Yes, we know fascism and fascist are pejorative terms but we think that the TV series Vera along with the eponymous lead character deserves that term. We like the series but Vera is a proper fascist. Wikipedia tell us that fascism is characterized by:
dictatorial power, forcible suppression of opposition, and strong regimentation of society and of the economy.
Vera is a dictatorial power who suppresses the opposition and wants every move of every citizen recorded on CCTV. In almost every procedural drama jurisdiction is a big issue. It is not on Vera. Not only is there no higher police power in Great Britain than Vera but there seems be be no other power than her anywhere in Northumberland or even Scotland. She is a tyrant at the murder scene and in the office. If you need a drinking game count every time Vera refers to somebody as “luv” or “pet.”
Sidebar: To get all nine series (ten is in production) you need to have both Britbox and Acorn. The former is $6.99 a month or $69.99 a year and the latter is $5.99 a month so they are cheap if you are interested in shows from Britain and other English speaking places. End Sidebar.
Because Vera is such a fascist it is no surprise that the cast is constantly changing. She has a boy-toy sergeant, Joe in series 1-4 and Aiden in 5-9 to chase the bad guys and to come up with theories that she can shoot down. We don’t know if Vera drives out the pathologists but she is up to number four. The only person in all the shows besides Vera is the long suffering Kenny (detective sergeant Lockhart played by Jon Morrison). And there is usually a buxom black woman detective (Wunmi Mosaku, Cush Jumbo, or Ibinabo Jack).
Why do we enjoy and recommend Vera if the lead character is such a fascist? It is Les Miserables where Vera, a modern day Javert is the protagonist. We think there are three reasons to recommend it. One is the photography. Vera goes interesting places in the northeast of England. Often she meets Joe or Aiden in interesting places to discuss the case. The site finder does a great job.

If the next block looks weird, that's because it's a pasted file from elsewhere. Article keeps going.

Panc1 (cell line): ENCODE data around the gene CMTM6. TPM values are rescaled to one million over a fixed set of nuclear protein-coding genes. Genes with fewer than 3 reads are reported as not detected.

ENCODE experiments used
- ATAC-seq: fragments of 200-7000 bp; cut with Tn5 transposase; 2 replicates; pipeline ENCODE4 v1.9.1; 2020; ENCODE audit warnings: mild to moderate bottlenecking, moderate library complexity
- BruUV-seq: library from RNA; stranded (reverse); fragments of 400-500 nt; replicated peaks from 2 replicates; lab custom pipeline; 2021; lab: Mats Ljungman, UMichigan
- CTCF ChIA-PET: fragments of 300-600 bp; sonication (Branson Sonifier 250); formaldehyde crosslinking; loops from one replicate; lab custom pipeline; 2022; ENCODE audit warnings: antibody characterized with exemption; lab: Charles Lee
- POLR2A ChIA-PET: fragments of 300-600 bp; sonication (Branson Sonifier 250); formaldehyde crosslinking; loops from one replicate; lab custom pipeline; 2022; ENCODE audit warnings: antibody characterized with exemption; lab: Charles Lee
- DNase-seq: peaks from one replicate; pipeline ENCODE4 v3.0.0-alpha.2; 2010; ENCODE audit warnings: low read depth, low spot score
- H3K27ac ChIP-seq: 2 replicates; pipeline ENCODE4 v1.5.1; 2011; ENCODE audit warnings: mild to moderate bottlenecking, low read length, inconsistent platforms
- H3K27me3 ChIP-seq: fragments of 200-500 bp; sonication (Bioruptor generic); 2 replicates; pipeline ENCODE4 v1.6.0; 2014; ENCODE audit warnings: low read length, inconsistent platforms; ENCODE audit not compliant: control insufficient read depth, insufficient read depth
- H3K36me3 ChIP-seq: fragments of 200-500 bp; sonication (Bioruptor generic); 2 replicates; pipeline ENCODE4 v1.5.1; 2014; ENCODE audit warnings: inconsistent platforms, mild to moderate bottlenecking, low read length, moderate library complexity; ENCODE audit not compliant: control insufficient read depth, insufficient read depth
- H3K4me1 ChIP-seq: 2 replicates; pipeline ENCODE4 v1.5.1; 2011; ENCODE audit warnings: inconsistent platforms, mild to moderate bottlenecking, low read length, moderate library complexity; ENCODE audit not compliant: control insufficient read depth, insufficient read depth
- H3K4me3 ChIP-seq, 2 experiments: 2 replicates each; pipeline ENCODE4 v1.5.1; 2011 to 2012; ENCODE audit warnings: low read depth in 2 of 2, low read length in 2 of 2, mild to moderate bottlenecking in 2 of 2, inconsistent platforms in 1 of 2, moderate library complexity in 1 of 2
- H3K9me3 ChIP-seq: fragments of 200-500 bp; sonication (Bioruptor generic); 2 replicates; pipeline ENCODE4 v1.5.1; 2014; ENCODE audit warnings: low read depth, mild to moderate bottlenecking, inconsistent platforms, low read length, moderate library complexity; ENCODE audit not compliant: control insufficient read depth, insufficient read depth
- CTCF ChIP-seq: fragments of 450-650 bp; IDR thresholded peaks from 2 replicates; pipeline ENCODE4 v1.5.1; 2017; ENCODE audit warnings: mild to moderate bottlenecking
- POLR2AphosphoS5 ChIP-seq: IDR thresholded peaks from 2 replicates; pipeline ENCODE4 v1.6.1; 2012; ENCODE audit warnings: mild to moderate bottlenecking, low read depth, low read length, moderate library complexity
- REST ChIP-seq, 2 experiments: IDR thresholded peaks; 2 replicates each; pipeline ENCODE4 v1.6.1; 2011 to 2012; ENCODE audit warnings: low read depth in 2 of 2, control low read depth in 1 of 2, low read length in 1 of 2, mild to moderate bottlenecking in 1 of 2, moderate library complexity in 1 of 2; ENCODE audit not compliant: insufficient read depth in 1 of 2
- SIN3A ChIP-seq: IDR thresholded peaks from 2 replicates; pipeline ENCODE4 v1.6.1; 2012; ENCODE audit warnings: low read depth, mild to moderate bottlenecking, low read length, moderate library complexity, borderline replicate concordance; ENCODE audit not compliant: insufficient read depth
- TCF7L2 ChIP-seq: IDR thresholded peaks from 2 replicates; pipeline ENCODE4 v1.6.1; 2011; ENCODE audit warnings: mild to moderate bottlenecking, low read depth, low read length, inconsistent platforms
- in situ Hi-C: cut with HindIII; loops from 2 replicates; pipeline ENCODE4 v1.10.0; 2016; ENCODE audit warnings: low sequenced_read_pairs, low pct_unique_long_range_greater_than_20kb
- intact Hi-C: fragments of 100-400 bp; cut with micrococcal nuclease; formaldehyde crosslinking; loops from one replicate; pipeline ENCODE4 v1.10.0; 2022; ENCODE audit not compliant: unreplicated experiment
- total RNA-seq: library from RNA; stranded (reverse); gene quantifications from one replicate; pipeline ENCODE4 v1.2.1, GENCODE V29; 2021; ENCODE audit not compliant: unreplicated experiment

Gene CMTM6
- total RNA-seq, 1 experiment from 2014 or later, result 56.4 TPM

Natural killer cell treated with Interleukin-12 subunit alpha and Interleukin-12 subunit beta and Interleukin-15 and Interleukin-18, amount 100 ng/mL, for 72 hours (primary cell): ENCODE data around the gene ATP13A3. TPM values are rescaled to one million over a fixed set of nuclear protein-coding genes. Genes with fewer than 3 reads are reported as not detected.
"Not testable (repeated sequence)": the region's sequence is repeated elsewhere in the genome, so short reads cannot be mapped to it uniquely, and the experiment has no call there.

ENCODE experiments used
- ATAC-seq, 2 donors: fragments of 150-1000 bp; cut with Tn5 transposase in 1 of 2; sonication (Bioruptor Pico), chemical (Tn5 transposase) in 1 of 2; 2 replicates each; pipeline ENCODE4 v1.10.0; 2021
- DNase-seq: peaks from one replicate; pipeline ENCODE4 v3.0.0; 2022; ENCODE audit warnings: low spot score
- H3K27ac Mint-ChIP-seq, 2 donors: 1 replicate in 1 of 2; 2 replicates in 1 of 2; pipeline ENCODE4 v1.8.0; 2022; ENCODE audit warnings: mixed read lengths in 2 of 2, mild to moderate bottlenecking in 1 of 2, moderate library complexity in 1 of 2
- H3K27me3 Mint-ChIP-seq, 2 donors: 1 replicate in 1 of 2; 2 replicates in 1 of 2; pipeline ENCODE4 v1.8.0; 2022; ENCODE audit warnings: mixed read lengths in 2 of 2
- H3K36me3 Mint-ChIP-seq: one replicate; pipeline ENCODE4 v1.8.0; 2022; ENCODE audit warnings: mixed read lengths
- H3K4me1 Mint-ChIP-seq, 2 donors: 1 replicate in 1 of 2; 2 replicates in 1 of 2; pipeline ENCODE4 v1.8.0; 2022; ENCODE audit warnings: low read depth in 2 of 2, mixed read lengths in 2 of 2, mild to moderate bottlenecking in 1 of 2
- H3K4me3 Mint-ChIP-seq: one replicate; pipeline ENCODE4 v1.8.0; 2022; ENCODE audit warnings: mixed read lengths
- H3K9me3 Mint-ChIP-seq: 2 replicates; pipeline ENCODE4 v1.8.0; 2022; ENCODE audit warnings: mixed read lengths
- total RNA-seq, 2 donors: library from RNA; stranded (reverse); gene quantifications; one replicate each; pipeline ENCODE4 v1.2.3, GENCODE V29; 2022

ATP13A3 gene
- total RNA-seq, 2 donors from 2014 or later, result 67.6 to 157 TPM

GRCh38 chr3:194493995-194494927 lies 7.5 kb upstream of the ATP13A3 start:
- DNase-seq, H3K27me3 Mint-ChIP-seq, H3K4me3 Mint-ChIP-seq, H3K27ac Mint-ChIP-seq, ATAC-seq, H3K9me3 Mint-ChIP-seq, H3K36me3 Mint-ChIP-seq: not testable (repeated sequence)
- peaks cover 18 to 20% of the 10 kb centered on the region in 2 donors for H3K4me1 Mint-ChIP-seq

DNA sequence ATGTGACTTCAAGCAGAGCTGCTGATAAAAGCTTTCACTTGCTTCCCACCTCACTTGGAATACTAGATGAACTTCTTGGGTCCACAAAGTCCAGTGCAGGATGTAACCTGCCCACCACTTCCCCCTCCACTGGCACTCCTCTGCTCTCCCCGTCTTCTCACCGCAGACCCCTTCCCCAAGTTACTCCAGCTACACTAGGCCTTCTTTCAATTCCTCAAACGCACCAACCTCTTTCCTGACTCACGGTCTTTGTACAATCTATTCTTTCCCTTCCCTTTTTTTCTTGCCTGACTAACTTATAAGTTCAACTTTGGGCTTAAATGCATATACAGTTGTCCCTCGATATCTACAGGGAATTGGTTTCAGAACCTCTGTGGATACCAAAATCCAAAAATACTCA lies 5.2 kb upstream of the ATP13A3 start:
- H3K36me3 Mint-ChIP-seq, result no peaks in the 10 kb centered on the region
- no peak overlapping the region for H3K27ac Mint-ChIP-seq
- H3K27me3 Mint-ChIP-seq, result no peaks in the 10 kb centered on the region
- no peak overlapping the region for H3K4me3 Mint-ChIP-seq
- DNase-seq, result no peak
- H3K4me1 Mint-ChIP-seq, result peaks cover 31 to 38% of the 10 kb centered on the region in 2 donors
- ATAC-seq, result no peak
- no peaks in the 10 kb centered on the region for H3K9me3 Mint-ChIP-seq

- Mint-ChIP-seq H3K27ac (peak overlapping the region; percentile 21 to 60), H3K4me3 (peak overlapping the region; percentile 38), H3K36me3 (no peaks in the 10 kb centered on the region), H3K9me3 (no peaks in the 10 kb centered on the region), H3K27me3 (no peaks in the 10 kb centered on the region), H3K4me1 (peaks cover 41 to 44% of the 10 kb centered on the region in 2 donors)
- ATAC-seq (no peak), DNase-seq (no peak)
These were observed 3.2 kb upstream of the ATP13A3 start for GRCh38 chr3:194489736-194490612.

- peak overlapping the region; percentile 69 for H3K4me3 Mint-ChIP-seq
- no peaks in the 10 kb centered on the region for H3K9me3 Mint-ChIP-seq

Death is serious drama. The victim in most shows is often a real bastard so there are lots of suspects and very little drama about the victim’s death. In Vera they often turn it around where the victim is often closer to beloved and question is why the murder. It also means that the death of the victim is tragic affair. The scenes where the body is identified or Vera delivers the bad news are well done. The survivors grieve while Vera wants to ask questions.
The best part of the show is Vera’s monomania. She wants to punish those who have broken laws. Vera, of course, is not distracted by the sadness of the death announcements. Her attempts to provide comfort to the survivors make clear her lack of humanity. Another great example that only shows up a couple of times is the detective, about Vera’s age, in the police basement in Missing Persons department. He tries to move heaven and earth for Vera but she is careful to never have a kind word for him. She drives her subordinates (you can’t call them a team because it is all about Vera) mercilessly. She is cruel to almost everyone but especially Kenny who she has a special ability to ignore. She berates witnesses and especially suspects. We don’t keep careful count but our guess is that the number of different people she accuses of murder is over three before one confesses.
The endings are particularly tragic as Vera punishes those who have broken the law. One scenario is the destruction of a family. For example, one spouse killed the victim but the other spouse disposed of the body so the children will have both parents in jail. Vera is sure to charge them both. The other common scenario is where the perp asks Vera for solace by saying, “It is only [some lesser crime] and not murder.” Most humans would give some version of it is up to the prosecutor, judge and jury because it is. Vera will have none of that and she starts out, “No, it is premeditated because …..”
We enjoy Vera. If you like tragedies you might like it too.